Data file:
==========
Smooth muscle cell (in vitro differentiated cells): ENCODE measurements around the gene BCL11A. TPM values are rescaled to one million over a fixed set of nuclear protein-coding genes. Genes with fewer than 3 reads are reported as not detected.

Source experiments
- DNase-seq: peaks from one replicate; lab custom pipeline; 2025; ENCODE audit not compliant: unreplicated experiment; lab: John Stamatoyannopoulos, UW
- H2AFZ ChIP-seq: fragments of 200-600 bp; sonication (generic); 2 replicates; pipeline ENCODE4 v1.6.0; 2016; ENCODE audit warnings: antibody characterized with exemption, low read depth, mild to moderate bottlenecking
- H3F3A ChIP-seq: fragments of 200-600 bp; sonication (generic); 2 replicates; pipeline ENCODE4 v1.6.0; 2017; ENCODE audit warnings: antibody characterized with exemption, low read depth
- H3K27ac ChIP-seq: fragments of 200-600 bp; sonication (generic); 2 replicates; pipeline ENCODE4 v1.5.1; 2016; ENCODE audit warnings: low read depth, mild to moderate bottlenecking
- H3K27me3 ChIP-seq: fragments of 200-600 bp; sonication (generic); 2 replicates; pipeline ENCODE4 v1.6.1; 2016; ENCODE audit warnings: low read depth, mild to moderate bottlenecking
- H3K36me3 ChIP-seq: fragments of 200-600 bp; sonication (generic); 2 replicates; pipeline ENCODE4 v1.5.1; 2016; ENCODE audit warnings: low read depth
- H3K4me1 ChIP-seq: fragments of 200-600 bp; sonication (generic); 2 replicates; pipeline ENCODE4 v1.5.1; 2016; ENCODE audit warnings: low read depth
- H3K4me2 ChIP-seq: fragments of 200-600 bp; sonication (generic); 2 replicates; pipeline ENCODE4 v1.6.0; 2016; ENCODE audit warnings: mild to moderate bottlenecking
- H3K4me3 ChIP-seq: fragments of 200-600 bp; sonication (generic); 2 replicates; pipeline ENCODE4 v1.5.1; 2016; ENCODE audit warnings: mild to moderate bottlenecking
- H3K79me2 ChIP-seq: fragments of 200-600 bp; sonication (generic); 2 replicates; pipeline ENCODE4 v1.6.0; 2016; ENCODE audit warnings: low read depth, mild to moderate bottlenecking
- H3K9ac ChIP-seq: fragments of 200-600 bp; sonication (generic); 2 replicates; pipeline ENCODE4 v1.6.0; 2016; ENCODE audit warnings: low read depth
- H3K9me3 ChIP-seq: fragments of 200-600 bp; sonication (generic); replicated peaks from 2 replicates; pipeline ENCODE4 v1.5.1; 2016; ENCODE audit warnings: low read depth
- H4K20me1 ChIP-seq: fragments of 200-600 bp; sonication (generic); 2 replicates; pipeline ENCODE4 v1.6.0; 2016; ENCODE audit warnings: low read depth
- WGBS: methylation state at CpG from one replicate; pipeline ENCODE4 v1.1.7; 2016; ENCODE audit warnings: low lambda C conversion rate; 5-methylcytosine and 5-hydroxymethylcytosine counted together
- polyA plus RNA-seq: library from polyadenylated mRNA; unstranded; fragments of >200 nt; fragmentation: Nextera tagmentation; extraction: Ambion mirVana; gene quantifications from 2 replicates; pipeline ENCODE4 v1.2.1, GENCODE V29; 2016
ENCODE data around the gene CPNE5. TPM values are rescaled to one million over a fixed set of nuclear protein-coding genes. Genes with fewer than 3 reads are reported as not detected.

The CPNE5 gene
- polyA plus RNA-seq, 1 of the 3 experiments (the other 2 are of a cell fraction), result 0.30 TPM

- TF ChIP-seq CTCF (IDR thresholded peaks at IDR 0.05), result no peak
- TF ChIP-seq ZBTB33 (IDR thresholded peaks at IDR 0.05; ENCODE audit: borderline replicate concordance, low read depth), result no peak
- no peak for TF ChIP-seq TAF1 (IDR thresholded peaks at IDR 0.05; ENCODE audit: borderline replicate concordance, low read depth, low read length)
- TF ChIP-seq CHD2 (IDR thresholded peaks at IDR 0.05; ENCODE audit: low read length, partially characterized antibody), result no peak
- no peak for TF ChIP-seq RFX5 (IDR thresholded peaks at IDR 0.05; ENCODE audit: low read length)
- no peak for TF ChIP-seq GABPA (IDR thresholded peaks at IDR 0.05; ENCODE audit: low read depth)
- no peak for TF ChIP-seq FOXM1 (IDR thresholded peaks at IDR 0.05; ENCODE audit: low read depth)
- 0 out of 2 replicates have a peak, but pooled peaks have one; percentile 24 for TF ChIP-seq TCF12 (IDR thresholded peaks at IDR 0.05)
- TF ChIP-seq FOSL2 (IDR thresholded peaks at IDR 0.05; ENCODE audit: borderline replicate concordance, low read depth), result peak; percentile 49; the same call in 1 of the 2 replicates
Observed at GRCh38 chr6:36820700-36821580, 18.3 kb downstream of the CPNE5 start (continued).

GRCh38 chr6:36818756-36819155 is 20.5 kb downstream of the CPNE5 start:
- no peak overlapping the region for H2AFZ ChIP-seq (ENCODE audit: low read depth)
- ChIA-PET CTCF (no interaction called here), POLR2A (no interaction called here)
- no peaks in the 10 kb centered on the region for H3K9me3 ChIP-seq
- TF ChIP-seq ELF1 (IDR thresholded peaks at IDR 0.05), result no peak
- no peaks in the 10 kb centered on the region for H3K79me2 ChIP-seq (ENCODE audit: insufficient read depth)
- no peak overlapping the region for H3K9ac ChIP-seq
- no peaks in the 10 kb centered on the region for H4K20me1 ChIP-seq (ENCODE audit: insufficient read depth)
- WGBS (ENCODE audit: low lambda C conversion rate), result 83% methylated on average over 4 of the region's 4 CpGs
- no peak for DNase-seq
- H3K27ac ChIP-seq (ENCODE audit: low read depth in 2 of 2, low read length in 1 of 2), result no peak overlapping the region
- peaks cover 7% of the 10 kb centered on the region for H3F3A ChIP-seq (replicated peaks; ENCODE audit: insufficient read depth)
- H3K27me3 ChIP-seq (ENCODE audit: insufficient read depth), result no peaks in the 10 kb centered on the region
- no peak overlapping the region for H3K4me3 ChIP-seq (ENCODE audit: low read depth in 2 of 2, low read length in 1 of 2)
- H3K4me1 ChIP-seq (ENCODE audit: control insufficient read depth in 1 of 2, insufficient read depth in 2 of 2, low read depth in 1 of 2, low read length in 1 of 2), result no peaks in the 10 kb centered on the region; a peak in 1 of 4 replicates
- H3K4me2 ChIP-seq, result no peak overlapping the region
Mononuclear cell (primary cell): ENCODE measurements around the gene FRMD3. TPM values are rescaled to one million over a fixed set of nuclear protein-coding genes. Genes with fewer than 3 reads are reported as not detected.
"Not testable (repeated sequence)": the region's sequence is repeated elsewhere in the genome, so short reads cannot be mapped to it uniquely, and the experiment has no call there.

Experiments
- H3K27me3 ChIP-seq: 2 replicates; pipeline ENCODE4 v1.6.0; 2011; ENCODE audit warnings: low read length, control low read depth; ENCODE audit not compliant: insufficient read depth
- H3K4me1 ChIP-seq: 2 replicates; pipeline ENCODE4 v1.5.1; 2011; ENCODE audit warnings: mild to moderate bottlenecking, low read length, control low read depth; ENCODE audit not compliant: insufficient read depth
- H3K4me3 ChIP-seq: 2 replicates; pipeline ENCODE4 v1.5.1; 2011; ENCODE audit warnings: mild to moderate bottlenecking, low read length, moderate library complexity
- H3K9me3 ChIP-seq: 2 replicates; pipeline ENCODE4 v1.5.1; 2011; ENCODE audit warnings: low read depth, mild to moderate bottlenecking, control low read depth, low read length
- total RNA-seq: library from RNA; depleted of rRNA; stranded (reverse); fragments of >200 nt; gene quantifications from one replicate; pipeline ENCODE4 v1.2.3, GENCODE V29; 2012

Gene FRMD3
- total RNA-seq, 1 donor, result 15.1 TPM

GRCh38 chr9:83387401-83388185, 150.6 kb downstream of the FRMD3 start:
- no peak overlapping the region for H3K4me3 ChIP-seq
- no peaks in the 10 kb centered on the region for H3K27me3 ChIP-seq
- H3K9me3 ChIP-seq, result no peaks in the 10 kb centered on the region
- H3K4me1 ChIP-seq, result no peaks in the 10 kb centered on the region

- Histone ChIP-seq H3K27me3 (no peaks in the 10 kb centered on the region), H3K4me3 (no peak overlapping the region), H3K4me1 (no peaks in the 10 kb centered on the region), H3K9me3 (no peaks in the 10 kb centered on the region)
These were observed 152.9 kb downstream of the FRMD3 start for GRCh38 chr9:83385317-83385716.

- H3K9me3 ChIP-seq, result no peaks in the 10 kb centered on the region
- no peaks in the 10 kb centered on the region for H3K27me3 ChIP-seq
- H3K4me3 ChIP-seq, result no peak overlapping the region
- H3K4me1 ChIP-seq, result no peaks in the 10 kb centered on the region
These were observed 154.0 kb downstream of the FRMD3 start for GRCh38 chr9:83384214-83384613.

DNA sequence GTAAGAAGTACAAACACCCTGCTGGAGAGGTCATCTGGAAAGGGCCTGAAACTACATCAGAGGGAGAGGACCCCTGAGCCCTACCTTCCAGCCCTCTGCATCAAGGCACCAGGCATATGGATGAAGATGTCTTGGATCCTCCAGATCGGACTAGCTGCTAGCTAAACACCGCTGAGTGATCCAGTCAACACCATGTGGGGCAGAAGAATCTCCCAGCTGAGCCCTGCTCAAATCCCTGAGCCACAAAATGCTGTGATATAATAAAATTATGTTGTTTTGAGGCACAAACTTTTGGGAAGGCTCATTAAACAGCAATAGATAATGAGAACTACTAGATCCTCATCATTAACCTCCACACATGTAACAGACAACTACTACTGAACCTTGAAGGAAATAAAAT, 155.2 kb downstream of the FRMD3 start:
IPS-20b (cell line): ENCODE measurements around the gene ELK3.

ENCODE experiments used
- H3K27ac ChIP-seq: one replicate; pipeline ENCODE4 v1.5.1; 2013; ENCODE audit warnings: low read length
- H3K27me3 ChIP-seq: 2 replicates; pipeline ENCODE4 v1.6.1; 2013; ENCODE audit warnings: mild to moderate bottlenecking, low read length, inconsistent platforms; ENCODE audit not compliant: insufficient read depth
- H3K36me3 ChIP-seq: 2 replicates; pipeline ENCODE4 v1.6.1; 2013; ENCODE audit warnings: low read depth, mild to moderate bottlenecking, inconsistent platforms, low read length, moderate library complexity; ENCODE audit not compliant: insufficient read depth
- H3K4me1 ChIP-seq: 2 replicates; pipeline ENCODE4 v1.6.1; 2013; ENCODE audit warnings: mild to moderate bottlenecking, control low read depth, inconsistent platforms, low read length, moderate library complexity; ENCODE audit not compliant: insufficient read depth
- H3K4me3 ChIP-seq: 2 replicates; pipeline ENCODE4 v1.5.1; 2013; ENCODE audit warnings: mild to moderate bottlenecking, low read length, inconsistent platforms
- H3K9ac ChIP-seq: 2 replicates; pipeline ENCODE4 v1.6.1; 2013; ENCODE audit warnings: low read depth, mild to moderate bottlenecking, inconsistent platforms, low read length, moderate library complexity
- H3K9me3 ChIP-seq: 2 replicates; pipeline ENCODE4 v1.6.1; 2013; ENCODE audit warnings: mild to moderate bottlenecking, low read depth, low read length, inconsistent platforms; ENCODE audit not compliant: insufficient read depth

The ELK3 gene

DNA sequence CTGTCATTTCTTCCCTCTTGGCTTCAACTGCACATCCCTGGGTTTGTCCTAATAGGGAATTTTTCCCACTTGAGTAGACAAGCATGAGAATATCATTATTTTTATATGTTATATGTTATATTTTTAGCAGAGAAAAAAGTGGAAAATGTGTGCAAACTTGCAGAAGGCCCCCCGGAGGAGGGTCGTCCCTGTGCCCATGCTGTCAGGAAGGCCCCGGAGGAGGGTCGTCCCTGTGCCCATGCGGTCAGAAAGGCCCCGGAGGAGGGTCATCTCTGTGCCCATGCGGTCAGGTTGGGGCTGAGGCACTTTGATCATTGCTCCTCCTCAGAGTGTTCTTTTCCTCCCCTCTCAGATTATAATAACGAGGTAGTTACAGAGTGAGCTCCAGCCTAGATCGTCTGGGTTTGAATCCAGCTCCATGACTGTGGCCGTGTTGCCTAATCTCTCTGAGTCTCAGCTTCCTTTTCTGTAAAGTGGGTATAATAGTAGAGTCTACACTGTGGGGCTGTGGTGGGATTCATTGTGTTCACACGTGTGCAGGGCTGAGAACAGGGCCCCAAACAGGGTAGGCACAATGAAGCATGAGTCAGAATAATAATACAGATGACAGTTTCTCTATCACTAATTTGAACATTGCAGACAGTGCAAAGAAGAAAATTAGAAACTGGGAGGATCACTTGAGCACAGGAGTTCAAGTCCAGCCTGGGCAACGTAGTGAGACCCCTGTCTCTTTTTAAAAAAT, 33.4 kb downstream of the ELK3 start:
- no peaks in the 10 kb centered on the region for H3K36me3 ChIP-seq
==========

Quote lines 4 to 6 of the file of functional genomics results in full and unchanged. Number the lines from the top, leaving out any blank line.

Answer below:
- H2AFZ ChIP-seq: fragments of 200-600 bp; sonication (generic); 2 replicates; pipeline ENCODE4 v1.6.0; 2016; ENCODE audit warnings: antibody characterized with exemption, low read depth, mild to moderate bottlenecking
- H3F3A ChIP-seq: fragments of 200-600 bp; sonication (generic); 2 replicates; pipeline ENCODE4 v1.6.0; 2017; ENCODE audit warnings: antibody characterized with exemption, low read depth
- H3K27ac ChIP-seq: fragments of 200-600 bp; sonication (generic); 2 replicates; pipeline ENCODE4 v1.5.1; 2016; ENCODE audit warnings: low read depth, mild to moderate bottlenecking